Threat intelligence is vital for businesses as knowing what threats you may face helps prepare for the war.

But for people at home or smaller businesses, threat intelligence can be a costly investment and hugely complex to understand.

In a bid to assist with threat intelligence, Kaspersky has announced that it will be making certain parts of the Kaspersky Threat Intelligence Portal free to the general public and businesses.

More advanced features such as Cloud Sandbox reports, APT (advanced persistent threat) Intelligence, YARA rules, and Financial Threat Intelligence reports – among other features – will still carry a premium price.

The free version of the portal will simply allow users who find a suspicious file, file hash, IP address or URL to check it against Kaspersky’s up-to-date threat intelligence. This should help folks determine whether something is a risk and how big that risk is.

“The threat intelligence is constantly updated with the most recent information about threats identified by Kaspersky, thanks to a variety of sources which include sandboxes, in-lab robots, automated systems and anonymised telemetry from the Kaspersky Security Network,” senior product marketing manager for cybsecurity services at Kaspersky, Artem Karasev, told Hypertext.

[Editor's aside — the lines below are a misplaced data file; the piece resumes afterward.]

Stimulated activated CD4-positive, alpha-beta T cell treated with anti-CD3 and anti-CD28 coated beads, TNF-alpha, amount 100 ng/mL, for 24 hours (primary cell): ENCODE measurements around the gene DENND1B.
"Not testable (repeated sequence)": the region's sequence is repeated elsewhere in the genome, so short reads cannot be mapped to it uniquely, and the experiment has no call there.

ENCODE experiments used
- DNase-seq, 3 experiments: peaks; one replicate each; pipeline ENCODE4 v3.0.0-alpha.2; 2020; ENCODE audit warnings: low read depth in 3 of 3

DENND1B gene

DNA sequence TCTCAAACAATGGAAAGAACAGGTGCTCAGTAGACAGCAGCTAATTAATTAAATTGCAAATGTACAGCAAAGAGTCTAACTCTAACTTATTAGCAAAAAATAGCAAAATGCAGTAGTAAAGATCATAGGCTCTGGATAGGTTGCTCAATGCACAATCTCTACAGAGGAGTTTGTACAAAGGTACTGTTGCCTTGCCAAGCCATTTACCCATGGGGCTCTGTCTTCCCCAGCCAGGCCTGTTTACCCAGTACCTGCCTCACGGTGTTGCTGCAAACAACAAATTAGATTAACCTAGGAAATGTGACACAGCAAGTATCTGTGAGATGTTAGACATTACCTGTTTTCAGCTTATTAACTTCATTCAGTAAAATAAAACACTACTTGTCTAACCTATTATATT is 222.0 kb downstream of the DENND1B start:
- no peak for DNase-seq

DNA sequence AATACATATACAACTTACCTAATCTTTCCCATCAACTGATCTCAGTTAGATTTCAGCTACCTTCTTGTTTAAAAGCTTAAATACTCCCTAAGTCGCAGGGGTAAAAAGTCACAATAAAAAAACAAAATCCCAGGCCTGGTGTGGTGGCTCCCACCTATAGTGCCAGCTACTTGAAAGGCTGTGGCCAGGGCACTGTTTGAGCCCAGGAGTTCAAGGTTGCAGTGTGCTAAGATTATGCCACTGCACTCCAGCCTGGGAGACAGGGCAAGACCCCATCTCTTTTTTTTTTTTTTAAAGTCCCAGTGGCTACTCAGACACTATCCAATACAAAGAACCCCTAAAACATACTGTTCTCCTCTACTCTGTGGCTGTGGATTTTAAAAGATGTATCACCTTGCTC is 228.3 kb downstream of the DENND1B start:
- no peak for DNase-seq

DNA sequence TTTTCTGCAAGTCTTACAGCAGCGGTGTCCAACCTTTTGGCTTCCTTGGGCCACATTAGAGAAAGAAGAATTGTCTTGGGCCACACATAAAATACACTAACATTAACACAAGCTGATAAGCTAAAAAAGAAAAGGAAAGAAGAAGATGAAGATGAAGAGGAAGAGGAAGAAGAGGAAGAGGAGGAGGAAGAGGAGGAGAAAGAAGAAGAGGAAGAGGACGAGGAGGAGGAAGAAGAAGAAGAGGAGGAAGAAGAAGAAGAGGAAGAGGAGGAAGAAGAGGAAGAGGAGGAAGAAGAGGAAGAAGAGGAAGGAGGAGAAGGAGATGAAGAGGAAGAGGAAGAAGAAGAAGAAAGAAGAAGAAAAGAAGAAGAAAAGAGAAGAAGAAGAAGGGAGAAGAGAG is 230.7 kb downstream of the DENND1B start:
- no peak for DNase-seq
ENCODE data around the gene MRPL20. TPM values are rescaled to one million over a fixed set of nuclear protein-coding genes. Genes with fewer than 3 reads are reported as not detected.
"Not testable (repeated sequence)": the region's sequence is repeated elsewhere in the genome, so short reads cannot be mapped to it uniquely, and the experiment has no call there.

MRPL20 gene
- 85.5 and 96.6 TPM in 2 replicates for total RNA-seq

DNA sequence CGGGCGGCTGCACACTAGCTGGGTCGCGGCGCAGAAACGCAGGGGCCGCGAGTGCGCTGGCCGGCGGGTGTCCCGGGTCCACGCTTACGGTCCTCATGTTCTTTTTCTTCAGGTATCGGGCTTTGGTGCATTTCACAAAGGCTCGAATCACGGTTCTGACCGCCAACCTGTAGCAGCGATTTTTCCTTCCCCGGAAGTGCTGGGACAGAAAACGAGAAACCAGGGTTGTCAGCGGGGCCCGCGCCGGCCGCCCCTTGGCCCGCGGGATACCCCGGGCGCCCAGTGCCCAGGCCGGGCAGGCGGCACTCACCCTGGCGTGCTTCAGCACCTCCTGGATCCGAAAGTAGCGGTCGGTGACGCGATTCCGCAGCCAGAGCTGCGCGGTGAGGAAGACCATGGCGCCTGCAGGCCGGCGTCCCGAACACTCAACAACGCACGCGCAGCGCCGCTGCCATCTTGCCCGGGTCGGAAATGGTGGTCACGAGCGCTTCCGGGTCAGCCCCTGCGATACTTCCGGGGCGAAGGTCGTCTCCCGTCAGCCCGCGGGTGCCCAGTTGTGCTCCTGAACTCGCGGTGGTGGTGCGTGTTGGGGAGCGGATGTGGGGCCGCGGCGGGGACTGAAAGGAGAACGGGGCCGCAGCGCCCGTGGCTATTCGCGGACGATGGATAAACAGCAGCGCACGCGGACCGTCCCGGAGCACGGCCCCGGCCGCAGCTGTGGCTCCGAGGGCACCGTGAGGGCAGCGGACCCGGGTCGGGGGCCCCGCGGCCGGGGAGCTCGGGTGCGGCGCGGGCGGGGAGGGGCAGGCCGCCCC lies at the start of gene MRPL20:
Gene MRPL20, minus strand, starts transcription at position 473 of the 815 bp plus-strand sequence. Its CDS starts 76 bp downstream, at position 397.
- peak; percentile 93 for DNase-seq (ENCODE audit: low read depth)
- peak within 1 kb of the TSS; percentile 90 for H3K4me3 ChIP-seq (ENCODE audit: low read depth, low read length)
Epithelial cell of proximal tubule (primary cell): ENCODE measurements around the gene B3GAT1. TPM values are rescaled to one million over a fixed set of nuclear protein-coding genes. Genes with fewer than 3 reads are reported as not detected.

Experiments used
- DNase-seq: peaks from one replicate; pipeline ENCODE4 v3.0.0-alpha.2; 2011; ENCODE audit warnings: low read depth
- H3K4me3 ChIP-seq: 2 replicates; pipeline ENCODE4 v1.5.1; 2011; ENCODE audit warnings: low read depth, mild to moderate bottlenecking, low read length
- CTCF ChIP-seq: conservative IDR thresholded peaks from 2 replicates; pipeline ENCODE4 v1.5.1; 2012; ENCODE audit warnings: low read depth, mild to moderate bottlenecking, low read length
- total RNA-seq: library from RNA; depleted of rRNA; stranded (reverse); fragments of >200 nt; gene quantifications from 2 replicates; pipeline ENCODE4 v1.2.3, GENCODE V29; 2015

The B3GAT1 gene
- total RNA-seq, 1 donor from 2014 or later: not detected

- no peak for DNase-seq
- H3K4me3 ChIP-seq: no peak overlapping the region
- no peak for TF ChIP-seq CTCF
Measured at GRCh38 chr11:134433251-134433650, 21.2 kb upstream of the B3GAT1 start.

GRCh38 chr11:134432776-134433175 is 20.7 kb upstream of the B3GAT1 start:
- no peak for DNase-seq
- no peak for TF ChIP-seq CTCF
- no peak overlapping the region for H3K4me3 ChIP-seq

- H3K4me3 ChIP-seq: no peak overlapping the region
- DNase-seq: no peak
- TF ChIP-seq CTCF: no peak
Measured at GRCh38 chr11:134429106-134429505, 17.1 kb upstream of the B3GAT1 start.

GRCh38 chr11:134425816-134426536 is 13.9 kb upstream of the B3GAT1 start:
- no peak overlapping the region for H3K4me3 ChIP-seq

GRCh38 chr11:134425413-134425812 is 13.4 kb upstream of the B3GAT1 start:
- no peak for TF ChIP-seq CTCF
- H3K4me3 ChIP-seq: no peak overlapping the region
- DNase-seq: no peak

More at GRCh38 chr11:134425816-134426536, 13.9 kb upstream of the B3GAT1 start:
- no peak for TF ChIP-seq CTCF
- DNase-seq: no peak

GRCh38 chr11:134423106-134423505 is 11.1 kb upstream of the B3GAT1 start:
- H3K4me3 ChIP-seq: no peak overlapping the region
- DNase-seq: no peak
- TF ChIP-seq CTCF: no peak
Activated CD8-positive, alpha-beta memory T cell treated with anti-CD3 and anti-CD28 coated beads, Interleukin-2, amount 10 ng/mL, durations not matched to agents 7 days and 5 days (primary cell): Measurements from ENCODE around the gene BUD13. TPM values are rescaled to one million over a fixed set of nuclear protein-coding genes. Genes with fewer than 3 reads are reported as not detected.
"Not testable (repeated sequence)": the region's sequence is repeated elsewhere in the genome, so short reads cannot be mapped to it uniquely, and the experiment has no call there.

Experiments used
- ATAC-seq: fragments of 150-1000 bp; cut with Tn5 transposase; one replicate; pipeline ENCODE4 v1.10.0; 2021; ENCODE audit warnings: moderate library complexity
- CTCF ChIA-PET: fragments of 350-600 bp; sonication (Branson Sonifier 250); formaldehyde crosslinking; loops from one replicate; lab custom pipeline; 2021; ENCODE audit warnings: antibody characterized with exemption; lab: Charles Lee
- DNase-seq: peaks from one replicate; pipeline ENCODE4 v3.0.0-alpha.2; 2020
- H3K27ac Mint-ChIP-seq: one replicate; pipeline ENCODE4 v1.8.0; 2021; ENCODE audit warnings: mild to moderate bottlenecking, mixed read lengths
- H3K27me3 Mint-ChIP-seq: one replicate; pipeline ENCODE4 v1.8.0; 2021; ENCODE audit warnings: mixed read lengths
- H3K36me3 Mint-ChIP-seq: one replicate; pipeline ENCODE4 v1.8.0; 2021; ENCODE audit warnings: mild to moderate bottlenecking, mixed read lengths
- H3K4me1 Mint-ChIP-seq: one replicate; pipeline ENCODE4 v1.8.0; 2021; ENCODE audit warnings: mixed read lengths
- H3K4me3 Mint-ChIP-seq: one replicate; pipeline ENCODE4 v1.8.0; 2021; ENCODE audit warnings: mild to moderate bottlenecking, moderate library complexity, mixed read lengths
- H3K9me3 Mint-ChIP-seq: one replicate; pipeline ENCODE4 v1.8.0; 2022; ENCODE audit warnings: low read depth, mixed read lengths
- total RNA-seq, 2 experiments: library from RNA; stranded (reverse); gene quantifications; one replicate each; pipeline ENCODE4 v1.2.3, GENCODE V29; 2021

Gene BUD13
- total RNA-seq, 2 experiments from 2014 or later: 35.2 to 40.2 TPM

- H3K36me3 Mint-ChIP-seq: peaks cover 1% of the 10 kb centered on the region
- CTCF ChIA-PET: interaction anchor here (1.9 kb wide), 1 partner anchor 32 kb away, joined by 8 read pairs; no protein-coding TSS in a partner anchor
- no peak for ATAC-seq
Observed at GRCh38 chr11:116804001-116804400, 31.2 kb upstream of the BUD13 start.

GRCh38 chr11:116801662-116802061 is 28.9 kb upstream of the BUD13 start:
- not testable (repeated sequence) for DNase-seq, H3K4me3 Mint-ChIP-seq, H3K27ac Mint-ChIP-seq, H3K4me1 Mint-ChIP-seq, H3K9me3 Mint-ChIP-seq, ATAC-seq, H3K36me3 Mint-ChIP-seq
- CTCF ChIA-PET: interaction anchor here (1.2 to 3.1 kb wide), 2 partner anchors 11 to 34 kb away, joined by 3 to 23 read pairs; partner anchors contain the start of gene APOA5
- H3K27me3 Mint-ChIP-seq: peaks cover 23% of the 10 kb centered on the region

Making this solution free also gives Kaspersky greater scope when it comes to detecting new threats. More people reporting on suspicious files or activities online means more information to draw from.

“It will also allow us to get information about objects that may have not yet been detected by our technologies, but still may seem suspicious. Such objects will be processed manually by our threat researchers leading to successful detection of a threat while attackers will still think that their malware remains undetected. We will use this detection to immediately protect our customers,” Karasev explains.

While this is great for home users looking to improve their cybersecurity hygiene, it’s also a way for small businesses and enterprise to start exploring threat intelligence.

“A recent Kaspersky survey has revealed that only 36% of enterprises currently use threat intelligence. We believe that one of the main barriers to adoption of threat intelligence is the fact that enterprises are not yet ready to pay for commercial threat intelligence. This is often due to the fact that they do not have the opportunity to test threat intelligence first, to understand how it works and what opportunities for investigation and defense it provides,” Karasev tells us.

“To address this, driven by our ultimate goal of building a safer world and cyber-immunity, we decided to make a selection of functions of the Kaspersky Threat Intelligence Portal – which were previously only available to enterprise customers – accessible to the general public. This also forms part of an awareness initiative around the need for such intelligence in an evolving cyber threat landscape.”

There is however, one limitation to this offer. Users are only able to make 100 threat intelligence requests per day. For a home user that might be enough but for a business 100 requests may be a bit low.

Of course, one could argue that if you’re making 100 threat intelligence look-ups everyday, you may need to invest in a proper solution.

To look up a potential threat users can visit this website and upload the suspicious file or key in a dodgy URL. There is no need to log in but file uploads are limited to files 256MB in size or lower.